Atillo couldn’t stay away from fashion too long. She currently is shopkeeper for her fashion boutique, Lost Season. She loves providing Central Oregon a place for the fashion-forward community, and is looking forward to its store expansion early this summer.
A native Oregonian who has lived in Bend for 25 years, Feingold attended the University of Oregon and graduated from Portland State University with a business and marketing degree. He’s been in the furniture industry for 38 years, and has worked both wholesale and retail, and has owned a high-end furniture store in Bend for many years. He has two beautiful daughters, both Oregon college grads, and it’s always been his dream to live in Bend and raise his family in the greatest city anywhere.
An art teacher for 30 years in the Bend-La Pine School District, Monte began her career at Bend High School, before teaching at High Desert Middle School, Marshall High School and Cascade Middle School.
Monte has two wonderful kids that were raised in Bend. She loves her husband, Peter, and enjoys being in the mountains and on rivers during her free time. She has an art camp and loves watching kids be creative with any materials she can find.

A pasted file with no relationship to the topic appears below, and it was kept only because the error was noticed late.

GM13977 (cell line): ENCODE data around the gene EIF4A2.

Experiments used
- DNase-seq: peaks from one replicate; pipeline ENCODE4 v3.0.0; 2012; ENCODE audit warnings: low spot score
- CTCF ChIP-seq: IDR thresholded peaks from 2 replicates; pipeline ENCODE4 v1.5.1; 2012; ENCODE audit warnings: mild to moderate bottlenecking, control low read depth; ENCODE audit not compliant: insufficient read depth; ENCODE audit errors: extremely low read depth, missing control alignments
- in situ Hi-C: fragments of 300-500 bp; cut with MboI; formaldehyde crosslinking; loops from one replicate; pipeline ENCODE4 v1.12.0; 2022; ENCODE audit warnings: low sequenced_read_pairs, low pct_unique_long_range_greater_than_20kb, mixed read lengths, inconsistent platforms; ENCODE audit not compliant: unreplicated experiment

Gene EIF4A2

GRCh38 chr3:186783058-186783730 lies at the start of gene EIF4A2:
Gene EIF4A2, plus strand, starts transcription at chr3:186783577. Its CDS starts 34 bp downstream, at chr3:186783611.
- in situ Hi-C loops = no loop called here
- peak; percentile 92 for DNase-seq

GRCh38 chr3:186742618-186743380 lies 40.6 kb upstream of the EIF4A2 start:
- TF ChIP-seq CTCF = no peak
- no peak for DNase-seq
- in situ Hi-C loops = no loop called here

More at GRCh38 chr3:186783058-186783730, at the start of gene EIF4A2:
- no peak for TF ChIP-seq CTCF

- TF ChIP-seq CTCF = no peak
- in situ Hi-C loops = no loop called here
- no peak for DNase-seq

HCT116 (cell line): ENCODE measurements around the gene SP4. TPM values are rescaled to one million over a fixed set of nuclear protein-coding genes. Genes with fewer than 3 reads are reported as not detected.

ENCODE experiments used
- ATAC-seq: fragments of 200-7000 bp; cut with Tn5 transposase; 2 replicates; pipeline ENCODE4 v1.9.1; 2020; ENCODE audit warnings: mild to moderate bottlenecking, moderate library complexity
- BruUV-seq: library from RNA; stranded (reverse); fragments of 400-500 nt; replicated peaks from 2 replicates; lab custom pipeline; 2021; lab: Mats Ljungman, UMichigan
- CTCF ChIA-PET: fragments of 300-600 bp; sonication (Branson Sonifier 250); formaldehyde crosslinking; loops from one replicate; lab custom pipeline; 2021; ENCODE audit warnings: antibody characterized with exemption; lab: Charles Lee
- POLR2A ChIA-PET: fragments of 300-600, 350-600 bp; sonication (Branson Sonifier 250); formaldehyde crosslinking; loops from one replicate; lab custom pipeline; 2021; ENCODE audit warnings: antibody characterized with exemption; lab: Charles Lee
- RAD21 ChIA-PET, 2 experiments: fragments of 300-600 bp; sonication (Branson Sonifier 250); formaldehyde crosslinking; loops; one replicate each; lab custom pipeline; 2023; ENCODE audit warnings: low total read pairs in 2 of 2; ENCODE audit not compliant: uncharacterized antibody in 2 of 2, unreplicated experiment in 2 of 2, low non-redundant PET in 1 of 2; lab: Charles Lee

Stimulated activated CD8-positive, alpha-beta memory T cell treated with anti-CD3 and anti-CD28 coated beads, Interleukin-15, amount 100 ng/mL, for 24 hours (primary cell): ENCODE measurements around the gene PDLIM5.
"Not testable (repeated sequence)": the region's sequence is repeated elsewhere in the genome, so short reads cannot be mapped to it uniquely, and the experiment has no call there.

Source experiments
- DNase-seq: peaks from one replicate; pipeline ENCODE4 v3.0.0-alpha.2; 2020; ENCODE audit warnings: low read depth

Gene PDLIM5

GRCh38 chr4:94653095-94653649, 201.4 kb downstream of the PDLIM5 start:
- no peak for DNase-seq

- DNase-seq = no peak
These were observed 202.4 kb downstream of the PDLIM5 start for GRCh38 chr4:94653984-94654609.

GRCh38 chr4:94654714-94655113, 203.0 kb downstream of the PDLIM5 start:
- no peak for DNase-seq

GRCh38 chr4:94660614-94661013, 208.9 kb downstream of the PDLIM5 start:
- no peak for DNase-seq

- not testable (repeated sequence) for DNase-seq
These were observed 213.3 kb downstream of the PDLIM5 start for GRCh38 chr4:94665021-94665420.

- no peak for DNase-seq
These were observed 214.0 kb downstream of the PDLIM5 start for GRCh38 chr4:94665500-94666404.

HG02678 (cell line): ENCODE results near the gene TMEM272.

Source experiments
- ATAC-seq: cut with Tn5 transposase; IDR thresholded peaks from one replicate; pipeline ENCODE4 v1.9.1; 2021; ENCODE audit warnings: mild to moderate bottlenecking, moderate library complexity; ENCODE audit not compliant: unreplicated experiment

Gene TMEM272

Artist, jeweler and creator of creative spaces.
Stuart has been working on art since before he can remember. He’s been involved in music, fashion, functional and 2-dimensional art, and jewelry. But in the last two decades, his focus has turned to creating spaces where others can be creative. In California he was instrumental in several projects and collectives before moving to Bend, where he co-founded The Workhouse and Bright Place Gallery. Current projects include creating a café/retail space out of an old school bus and generally building up a new arts district, 9th Street Village, in Bend.
Denise, Sustainability Educator for the Rethink Waste Project (Deschutes County’s one-stop shop for information and resources for waste prevention, reuse, recycling and composting), joined The Environmental Center in 2006. She’s also responsible for the Environmental Center’s Kansas Avenue Learning Garden, an urban community green space that she designed and built with community support and volunteers from a vacant lot in 2010.
Rowcroft has a Bachelor of Arts degree in Outdoor Education from Prescott College and more than 15 years’ experience with youth in classroom, outdoor and therapeutic settings. When she’s not busy being a new mom, she’s probably skiing, floating a river or creating jewelry and art from upcycled materials at Lost and Found Art.